1. Nathan says:

          Ahhh, the ol’ GE example. The New York Times botched their reporting, and to be fair, with help from a less than forthcoming GE. Nevertheless, from an article you can find on sites such as the Washington Post and Huffington Post: “Did GE get a $3.2 billion tax refund? No. Did GE pay U.S. income taxes in 2010? Yes, it paid estimated taxes for 2010, and also made payments for previous years. Think of it as your having paid withholding taxes on your salary in 2010, and sending the IRS a check on April 15, 2010, covering your balance owed for 2009.” Moving on. (For the record, seeing how others have weighed in on your comment, I never use the Like/Dislike feature of this site.)

          1. patrice says:

            The CEO said that GE “expect[ed] to have a small U.S. income tax liability for 2010″. Just because they paid estimated taxes through 2010, doesn’t mean that they didn’t get a tax refund at the end of the year that refunded those payments. In 2008 GE’s effective tax rate was 5.3%; in 2007 it was 15%. Any estimated tax payments it made in 2010 would have been based on 2009’s tax returns, which clearly is likely to have been well below the marginal U.S. corporate rate of 35%. GE may not have paid “zero” taxes, but claiming that they are clearly paying much less than I, or any other American family, is paying.

        2. Amanda says:

          Philip, last I heard as of April America has the highest Corporate tax rate in the world. Japan used to be the highest, but lowered it do to some internal economic issues that they are trying to fix…along with a lack of people coming into the workforce, but that is a whole other discussion. Peace and Joy! Amanda

    3. Whitney says:

      Well Philip, for those of us who aren’t Democrat welfare queens completely dependent on the government for everything, things have been going quite well. You may have heard in the liberal media that during the recession, the “rich got richer” and everyone else got poorer. After sifting through the liberal bias of the media, you’ll note that responsible people used the tax cuts to their benefit, while liberals whined and wailed that their government “entitlements” were being cut – how unfair, no one to spoon feed them or change them anymore! The rich got richer because they worked hard. The poor stayed poor because they only reach for what government will bend down to give them. This is why the Catholic Church should be the prime benefactor of the world. They will give charity, but to those who deserve it.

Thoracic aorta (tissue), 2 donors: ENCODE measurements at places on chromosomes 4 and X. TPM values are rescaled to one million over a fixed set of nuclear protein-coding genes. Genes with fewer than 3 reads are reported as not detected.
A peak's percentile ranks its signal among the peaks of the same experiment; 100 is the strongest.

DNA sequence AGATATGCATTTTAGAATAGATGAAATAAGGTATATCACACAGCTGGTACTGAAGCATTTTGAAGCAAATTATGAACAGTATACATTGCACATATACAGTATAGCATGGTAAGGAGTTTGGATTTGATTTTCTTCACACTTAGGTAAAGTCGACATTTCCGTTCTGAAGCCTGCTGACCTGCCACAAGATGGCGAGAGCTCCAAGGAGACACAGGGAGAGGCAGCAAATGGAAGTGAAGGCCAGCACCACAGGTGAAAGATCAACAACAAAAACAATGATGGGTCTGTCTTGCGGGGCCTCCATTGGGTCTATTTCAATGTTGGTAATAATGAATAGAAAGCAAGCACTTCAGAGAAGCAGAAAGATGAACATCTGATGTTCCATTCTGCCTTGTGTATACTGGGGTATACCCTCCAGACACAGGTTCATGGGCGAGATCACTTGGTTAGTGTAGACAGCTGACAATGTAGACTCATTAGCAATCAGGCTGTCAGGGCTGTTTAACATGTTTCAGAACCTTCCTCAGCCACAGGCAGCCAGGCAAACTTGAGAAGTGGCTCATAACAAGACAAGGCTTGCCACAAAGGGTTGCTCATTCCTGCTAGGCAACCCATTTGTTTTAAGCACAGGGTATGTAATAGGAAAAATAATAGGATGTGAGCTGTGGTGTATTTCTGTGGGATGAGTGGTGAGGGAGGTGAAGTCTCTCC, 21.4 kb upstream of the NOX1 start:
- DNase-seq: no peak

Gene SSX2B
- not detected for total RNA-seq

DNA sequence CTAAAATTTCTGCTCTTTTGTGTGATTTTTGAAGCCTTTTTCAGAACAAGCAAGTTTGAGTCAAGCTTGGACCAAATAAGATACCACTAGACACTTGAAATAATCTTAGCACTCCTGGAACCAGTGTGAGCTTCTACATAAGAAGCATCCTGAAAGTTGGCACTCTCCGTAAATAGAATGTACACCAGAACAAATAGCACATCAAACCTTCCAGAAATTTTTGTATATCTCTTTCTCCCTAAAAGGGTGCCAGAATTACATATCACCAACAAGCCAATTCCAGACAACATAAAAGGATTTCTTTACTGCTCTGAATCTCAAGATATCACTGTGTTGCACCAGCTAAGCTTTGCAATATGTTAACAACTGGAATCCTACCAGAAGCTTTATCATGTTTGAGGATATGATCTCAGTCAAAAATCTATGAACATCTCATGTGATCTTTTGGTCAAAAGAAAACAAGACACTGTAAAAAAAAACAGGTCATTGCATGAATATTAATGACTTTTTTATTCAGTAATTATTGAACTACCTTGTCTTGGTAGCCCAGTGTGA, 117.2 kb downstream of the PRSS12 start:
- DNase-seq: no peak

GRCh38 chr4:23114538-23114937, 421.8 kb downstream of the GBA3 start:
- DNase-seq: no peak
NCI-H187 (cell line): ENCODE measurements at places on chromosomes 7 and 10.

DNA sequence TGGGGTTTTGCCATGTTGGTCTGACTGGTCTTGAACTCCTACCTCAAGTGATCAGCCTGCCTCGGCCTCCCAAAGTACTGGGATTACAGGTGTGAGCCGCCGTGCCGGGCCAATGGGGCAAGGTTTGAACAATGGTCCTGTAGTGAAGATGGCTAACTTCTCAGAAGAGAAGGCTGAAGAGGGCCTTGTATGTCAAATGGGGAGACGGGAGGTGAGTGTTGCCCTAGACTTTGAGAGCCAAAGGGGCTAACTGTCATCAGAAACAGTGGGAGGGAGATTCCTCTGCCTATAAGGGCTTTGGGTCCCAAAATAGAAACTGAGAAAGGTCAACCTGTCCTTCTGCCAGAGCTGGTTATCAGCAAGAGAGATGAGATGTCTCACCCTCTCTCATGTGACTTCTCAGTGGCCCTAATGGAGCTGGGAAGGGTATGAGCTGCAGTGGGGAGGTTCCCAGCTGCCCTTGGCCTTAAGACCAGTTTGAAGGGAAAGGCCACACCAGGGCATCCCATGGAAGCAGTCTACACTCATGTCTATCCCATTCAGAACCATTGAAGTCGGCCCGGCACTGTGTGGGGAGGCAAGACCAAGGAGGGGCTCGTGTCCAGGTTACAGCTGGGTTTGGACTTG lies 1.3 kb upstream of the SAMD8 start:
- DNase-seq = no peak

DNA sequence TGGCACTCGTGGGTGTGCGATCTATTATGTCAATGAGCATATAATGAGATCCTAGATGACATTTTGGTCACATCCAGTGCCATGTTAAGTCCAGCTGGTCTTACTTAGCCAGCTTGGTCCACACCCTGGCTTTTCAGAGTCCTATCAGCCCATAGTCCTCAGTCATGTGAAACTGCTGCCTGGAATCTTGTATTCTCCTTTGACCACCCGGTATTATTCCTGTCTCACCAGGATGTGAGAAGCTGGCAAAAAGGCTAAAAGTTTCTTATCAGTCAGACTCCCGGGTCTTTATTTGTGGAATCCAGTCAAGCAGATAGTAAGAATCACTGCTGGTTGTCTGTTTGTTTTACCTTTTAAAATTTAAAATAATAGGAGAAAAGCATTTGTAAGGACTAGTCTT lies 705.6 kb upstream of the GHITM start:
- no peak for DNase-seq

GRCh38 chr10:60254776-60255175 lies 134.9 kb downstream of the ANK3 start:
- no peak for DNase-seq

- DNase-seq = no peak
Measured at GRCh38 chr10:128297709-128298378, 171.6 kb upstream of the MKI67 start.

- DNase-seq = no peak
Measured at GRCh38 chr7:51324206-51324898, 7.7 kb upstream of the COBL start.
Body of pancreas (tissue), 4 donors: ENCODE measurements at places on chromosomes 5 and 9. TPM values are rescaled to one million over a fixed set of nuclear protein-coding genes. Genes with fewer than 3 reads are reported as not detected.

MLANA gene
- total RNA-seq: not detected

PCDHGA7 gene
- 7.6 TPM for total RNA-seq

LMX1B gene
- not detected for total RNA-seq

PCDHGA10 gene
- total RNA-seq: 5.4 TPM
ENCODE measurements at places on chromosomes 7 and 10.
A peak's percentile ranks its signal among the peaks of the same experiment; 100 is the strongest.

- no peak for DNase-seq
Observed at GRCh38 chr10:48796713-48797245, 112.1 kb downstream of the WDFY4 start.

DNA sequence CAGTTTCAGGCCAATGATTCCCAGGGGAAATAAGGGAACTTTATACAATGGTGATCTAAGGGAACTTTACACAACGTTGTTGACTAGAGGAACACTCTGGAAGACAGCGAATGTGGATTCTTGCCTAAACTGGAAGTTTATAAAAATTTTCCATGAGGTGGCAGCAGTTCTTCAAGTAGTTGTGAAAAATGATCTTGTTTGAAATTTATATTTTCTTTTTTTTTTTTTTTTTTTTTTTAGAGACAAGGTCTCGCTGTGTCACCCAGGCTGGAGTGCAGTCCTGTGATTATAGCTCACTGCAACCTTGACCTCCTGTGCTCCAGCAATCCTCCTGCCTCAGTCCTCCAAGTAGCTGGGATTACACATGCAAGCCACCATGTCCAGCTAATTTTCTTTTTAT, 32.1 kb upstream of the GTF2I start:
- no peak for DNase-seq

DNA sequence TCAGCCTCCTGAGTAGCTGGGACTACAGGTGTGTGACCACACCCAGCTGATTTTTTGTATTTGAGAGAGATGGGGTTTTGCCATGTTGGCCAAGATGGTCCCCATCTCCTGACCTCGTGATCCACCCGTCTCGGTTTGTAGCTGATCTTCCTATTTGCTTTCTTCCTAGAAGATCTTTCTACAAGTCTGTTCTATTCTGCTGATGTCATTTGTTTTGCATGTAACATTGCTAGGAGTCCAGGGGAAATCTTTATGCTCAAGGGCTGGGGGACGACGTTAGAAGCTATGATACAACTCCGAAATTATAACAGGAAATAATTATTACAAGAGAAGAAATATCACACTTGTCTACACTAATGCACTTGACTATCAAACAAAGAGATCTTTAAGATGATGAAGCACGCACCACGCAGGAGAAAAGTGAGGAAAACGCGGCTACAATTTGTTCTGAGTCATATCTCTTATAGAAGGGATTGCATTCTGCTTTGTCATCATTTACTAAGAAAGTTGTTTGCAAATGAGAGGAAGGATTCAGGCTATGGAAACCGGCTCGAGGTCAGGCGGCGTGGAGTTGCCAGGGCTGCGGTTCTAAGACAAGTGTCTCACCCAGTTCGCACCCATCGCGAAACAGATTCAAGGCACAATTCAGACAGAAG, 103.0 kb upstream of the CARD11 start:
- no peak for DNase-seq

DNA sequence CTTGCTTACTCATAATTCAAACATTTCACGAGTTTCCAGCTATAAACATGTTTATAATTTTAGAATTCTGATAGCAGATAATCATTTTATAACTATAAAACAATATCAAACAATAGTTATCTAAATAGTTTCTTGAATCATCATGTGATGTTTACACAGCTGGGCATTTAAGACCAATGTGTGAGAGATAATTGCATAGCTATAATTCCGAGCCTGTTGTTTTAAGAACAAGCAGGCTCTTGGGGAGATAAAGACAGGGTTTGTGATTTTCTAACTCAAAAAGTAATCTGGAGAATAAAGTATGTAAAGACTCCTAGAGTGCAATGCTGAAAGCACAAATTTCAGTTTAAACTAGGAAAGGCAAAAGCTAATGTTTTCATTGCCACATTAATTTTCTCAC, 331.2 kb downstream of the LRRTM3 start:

1. greg smith says:

        But Whitney, didn’t our Lord help those who, by the standards of the day, didn’t “deserve it?” ~ Pax ~ Greg

        1. Michael F says:

          Greg: didn’t he also (in a parable) take from the man who had 1 talent, because he had done nothing with it, and give it to the man who had 10?

    4. Philip says:

      I’m not sure what point you are trying to make about the tax rate and economy. I mean we had our highest tax rates ever during the Great Depression, and that clearly didn’t help our economy out. So I would think tax rate and economy, while play a role in each other…not a role people can truly figure out until after the fact.

      1. Philip says:

        The above comment is not mine. Any idiot can go to Wikipedia and see that the government lowered the highest tax rate in 1924 from 46% to 25% and THAT led to the Great Depression in 1929. So, lowering tax rates leads to economic depression based on this (overly) simplistic view.

        1. Joe M says:

          A few points: A) The US Effective Corporate Tax Rate is amongst the highest in the world: B) Comparing the efficiency of charities based on admin costs only makes sense if the two charities are administering the same services. For example, who thinks that dropping off a box of food takes the same amount of administrative attention as adopting a child to a family?

          1. patrice says: